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Is exercise better for your brain than crossword puzzles?
Going for a walk could be the key to staying sharp well into old age
People who regularly incorporate even mild exercise into their lives may be less prone to brain shrinkage than the more sedentary among us.
People who regularly incorporate even mild exercise into their lives may be less prone to brain shrinkage than the more sedentary among us.
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he question: A relatively large new study published in the journal Neurology takes a look at mild physical exercise's relationship with mental health for the elderly, posing the question: Is going for a brisk walk better for your brain than, say, completing a crossword puzzle? 

How it was tested: Nearly 700 people born in 1936 were enlisted for this study, conducted at the University of Edinburgh in Scotland. In 1947, nearly all of them had been given mandatory intelligence and mental health tests in school. That gave researchers a baseline to work with, and decades later, researchers administered MRI scans to the participants at age 70 to document their brain size. For the next three years, participants tracked both daily leisure activities (playing chess, completing crossword puzzles) and daily physical activities (doing chores, going for walks). At age 73, MRI scans were taken again to measure brain shrinkage.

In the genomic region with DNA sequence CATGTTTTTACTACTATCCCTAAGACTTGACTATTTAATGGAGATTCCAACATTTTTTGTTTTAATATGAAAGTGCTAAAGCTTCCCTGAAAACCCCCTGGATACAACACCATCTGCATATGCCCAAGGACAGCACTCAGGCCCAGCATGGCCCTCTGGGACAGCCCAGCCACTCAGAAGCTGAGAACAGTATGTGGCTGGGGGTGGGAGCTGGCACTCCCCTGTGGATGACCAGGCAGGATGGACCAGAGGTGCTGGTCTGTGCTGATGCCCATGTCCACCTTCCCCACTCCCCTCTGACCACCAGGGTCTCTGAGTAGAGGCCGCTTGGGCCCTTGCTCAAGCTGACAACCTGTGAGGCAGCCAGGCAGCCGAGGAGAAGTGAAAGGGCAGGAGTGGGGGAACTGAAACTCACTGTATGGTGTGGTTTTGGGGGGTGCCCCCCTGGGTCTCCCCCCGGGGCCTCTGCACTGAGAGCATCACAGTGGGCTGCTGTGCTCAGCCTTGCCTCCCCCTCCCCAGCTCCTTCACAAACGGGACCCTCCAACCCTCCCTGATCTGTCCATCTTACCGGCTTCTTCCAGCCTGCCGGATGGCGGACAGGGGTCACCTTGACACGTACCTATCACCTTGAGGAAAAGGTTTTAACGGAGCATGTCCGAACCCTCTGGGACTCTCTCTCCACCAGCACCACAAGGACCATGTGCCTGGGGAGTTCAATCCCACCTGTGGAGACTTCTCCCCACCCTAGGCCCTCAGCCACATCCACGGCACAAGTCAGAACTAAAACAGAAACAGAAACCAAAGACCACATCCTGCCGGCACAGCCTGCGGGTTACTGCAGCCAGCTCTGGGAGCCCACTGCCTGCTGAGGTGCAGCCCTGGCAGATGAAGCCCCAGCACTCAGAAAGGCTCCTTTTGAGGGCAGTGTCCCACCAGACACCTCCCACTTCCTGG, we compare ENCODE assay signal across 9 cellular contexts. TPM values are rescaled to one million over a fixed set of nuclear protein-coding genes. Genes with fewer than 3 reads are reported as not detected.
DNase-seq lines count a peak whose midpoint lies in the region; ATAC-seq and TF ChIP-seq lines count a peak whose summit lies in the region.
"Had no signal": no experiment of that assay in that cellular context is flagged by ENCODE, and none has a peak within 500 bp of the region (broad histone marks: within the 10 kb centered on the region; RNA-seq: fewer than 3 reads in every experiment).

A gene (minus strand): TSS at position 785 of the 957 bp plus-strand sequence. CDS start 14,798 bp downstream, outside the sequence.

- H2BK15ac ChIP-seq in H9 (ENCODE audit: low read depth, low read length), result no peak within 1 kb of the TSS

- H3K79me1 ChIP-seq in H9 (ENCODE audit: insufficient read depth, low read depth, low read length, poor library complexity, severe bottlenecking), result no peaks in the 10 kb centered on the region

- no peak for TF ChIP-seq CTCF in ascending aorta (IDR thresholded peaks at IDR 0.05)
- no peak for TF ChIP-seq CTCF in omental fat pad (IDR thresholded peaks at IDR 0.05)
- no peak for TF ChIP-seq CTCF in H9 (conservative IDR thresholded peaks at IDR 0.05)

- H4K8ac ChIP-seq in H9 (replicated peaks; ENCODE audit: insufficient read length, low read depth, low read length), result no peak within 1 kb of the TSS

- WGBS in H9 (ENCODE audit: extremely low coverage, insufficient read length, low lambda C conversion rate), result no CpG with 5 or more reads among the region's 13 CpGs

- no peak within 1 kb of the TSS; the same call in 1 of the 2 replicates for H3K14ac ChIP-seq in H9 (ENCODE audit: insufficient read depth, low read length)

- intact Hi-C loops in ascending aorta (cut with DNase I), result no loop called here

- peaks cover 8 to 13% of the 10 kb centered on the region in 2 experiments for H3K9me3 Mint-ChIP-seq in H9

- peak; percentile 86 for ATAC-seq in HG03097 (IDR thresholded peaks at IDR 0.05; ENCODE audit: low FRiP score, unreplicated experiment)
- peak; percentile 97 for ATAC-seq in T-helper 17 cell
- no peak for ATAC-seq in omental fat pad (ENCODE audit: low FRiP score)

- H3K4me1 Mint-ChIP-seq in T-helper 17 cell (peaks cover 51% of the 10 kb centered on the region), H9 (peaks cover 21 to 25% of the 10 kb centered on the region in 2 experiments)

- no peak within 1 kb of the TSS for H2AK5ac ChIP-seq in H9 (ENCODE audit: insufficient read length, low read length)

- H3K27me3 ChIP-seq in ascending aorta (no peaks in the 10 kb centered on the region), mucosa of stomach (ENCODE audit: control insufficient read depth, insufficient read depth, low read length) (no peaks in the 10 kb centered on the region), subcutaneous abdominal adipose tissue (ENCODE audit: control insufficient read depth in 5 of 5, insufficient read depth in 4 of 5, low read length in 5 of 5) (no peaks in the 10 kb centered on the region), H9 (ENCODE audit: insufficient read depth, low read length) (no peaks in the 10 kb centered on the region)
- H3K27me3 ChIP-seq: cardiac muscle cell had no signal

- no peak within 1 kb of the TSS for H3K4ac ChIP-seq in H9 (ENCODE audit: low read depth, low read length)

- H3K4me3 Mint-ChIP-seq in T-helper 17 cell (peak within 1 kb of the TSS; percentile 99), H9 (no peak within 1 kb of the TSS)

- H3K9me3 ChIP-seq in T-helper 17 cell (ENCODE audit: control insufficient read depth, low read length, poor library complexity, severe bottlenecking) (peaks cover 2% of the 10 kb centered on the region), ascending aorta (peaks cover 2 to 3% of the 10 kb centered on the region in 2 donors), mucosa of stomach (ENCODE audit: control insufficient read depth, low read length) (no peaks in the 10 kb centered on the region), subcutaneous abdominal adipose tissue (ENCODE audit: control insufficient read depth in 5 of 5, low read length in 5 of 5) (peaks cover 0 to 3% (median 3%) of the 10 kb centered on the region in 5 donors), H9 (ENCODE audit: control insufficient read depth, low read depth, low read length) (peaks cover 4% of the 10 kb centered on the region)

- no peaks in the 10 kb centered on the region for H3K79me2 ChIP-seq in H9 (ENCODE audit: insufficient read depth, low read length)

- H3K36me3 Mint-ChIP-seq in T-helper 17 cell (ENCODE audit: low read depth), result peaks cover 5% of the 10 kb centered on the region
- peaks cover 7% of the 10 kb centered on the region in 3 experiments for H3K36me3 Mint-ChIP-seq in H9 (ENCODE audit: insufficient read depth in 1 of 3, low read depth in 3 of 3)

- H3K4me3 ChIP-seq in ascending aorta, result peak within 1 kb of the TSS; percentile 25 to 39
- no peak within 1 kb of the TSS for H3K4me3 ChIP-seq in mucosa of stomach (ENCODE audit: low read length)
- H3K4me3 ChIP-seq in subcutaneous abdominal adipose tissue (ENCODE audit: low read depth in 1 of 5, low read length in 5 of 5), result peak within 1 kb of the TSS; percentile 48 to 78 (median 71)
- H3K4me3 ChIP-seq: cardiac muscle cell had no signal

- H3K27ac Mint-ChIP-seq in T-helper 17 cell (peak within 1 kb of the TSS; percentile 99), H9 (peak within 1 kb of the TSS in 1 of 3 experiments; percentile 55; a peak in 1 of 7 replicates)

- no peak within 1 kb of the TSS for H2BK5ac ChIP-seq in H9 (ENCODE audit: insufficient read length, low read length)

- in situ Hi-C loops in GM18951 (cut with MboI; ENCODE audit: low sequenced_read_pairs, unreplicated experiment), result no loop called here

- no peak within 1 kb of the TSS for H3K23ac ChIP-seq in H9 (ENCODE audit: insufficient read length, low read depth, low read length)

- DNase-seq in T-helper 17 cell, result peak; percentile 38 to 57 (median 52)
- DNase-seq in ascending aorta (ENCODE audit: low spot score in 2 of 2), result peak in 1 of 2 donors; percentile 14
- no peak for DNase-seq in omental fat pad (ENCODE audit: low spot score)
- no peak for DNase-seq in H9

The outcome: There was a "strong and direct correlation revealing that as physical exercise increases, brain shrinkage decreases," says Christopher Wanjek at LiveScience. Better yet: The exercise "did not have to be strenuous," says Michelle Roberts at BBC News. "Going for a walk several times a week sufficed."

What the experts say: "We are coming to appreciate the fact that people who remain physically active are less likely to show cognitive decline," says Stephen Rao, the director of the Cleveland Clinic Schey Center for Cognitive Neuroimaging, which wasn't involved in the study. And keep in mind, says lead author Alan J. Gow, that "our study showed no real benefit to participating in mentally and socially stimulating activities on brain size, as seen on MRI scans, over the three-year time frame."

The lesson: Lace up your walking shoes! But bear in mind, too, that both physical and non-physical activities have many benefits, like fighting chronic diseases and fighting off depression and fatigue, says LiveScience's Wanjek. Really, "there's no harm to pursuing both at any age."

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